"For the most part, I think city is responding well": Mayor talks police response times
Reporter: Marcelino Benito
TUCSON (KGUN9-TV) - When 9OYS started investigating these burglaries - crimes that are destroying communities - we started to see a trend. Neighbors in city limits have waited: 6, 8, even 22 hours for an officer to show up. Now for the first time since the trends surfaced, Tucson Mayor Jonathan Rothschild is speaking out.
"Every time I can bring a new business here we're possibly increasing our police force," Rothschild said. "Every time I can bring a new convention to this town we're getting revenue that possibly increases our police force."
The Mayor says it comes down to the city's bottom line: money coming in or revenue.
"We're in tough economic times," he said. "We're trying to build back our economy so we can provide more services."
But while Tucson works to recover, many 9OYS viewers are left waiting. Jeffrey Boggs waited eight hours for TPD to respond to his home burglary. Councilman Paul Cunningham waiting six hours when his home was burglarized. Vicky Weber waited 22 hours.
The Mayor tells 9OYS he feels the public's pain.
"The most difficult part about being burglarized is even if there's no physical threat, there's an emotional response," he said. "You're security has been breached and often times the officers responding to a scene are really just there to say every thing's okay, we'll be watching and we'll be looking for these people."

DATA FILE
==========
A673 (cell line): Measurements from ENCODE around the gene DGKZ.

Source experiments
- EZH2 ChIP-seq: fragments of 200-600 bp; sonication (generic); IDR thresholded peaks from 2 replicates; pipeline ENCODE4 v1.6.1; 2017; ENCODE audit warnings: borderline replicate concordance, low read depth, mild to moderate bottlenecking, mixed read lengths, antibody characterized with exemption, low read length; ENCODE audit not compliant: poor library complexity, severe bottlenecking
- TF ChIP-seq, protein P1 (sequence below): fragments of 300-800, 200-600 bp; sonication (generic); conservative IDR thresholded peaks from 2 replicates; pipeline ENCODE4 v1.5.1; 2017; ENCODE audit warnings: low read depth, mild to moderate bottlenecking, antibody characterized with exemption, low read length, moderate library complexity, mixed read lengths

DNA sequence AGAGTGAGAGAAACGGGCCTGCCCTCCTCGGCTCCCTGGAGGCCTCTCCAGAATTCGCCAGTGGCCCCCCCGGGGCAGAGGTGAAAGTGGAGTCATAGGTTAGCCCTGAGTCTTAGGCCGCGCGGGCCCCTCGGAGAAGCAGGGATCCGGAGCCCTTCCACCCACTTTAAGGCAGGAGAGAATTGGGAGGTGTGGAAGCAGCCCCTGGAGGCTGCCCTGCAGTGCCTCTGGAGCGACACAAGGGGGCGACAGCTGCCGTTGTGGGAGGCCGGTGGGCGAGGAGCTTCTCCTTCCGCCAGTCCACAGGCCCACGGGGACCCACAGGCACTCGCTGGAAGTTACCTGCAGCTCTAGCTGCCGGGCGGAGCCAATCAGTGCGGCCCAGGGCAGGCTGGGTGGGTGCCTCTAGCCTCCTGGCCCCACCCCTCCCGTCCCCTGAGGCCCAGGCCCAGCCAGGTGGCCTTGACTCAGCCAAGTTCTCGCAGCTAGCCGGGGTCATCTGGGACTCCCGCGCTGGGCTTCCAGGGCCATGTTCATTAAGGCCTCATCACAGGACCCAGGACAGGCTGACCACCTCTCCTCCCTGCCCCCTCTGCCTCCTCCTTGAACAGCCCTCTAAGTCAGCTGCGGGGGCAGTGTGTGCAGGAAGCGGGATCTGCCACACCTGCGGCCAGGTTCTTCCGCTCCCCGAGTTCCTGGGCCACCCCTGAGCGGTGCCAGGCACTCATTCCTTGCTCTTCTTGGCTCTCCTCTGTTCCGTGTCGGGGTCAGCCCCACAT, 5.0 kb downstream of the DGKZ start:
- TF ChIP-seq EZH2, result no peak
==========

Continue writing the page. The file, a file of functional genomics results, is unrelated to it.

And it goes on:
Reporter Marcelino Benito asked the Mayor if he believes the city has a problem with police response times. He replied, "For the most part, I think the city is responding well."
The Mayor says it comes down to priorities. Tough budget times and under-staffing issues at TPD have forced them to prioritize calls. Rothschild says first come calls that involve imminent threats, second come calls that are crimes in progress and third crimes where there's a real possibility of capturing a suspect.
When it comes to those scenarios, Rothschild believes TPD is the best in the business. Council member Steve Kozachik agrees. He tells 9OYS these slow response times on burglary calls are not TPD's fault.
"The blame lies with us, the Mayor and Council," Kozachik said.
So now the pressure is on the Mayor and Council to put the money, the revenue and more resources where their mouth is.
"Our number one priority in this community will always be police and fire service because that's the most important for our citizens," he said.
The Mayor says two-thirds of Tucson's budget already goes to fund police and fire. Still city leaders will have some big decisions to make about their budget moving forward. That conversation will get started in just a few weeks.